My tribute is late, and by now I’m certain everyone who is anyone has said everything there is to say about Sir Terry’s life and legacy and how generally smashing he was. But since adding to the noise is what writers do, I’d like to say a few words in honor of the man who gave me more belly laughs than any other writer on God’s green earth. Yes, even Wodehouse.
I read The Color of Magic when I was fifteen and became a fan of the Man in the Awesome Hat instantaneously. Forays into Discworld are now a literary staple for me. It’s a bonkers place – not unlike a Monty Python sketch from the hand of J.R.R. Tolkien, assuming the latter had been smoking something besides tobacco while writing it. (This is where everyone raises an eyebrow and wonders why this blog isn’t rated R for drug references, too. “Mercy!”)
Sir Terry – like his friend Neil Gaiman, like Lewis and Chesterton and Alexander before them – was a reminder to me that the imagination is a terrible thing to waste. Feed it well. Gorge it. Make it fat. “Stories of imagination,” Pratchett observed, “tend to upset those who don’t have one.” For the love of God, don’t be one of those people. It’s a sorry way to think.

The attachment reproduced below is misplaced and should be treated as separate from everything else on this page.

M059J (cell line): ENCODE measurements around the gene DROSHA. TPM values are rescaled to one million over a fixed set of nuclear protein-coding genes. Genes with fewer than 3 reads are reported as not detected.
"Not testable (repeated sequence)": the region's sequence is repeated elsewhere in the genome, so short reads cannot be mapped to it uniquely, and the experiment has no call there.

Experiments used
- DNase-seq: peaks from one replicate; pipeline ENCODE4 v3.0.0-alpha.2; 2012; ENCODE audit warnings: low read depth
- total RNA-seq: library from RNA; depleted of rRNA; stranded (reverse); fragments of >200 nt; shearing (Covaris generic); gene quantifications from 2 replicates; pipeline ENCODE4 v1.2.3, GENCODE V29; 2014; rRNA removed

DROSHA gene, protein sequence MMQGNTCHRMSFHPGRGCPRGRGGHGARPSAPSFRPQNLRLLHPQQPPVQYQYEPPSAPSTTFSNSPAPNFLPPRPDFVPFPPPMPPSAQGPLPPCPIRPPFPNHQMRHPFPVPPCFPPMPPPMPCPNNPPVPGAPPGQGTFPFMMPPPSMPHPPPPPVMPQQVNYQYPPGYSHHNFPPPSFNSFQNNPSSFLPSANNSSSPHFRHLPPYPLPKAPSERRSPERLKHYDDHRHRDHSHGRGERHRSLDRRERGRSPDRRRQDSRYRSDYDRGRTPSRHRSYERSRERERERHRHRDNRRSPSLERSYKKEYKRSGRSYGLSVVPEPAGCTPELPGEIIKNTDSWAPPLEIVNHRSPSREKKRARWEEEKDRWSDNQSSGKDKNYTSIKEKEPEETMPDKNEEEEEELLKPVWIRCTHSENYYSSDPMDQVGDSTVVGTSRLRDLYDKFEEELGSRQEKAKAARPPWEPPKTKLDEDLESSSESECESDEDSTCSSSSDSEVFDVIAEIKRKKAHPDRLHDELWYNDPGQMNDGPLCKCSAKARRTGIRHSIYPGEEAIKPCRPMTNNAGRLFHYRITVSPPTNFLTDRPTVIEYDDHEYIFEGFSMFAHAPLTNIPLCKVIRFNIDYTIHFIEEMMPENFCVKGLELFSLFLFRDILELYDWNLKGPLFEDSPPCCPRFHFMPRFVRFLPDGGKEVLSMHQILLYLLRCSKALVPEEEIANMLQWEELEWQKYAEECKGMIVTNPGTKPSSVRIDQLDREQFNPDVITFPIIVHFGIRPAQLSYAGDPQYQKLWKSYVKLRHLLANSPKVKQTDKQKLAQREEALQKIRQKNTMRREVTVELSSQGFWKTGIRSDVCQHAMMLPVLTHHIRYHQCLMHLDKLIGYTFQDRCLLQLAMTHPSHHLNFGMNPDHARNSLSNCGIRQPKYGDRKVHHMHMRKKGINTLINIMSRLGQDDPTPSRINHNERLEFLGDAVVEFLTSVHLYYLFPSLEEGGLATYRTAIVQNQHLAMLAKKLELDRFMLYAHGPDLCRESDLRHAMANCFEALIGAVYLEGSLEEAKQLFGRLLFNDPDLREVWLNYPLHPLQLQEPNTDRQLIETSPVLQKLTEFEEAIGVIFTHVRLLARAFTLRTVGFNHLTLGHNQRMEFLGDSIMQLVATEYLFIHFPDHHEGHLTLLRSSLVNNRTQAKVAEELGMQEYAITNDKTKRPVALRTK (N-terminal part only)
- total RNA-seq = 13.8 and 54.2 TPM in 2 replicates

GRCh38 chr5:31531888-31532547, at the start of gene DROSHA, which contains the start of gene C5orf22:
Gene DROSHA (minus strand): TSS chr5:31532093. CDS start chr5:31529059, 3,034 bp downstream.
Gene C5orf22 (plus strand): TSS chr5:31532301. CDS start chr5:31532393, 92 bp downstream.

Another thing: laughter really is good medicine. I’m not talking about school girl titters, either. I’m talking about busting an almighty gut. I’m talking about dropping the book because your stomach hurts and you can’t read through the tears. Cue howls and labored breathing. People look at you with a mixture of wonder and alarm because, let’s be honest, you appear to be dying and having the time of your life doing it.
Cracking the cover of a Discworld book is a one way ticket to all this and more. Abdominal pain guaranteed. It’s a great feeling. You should try it.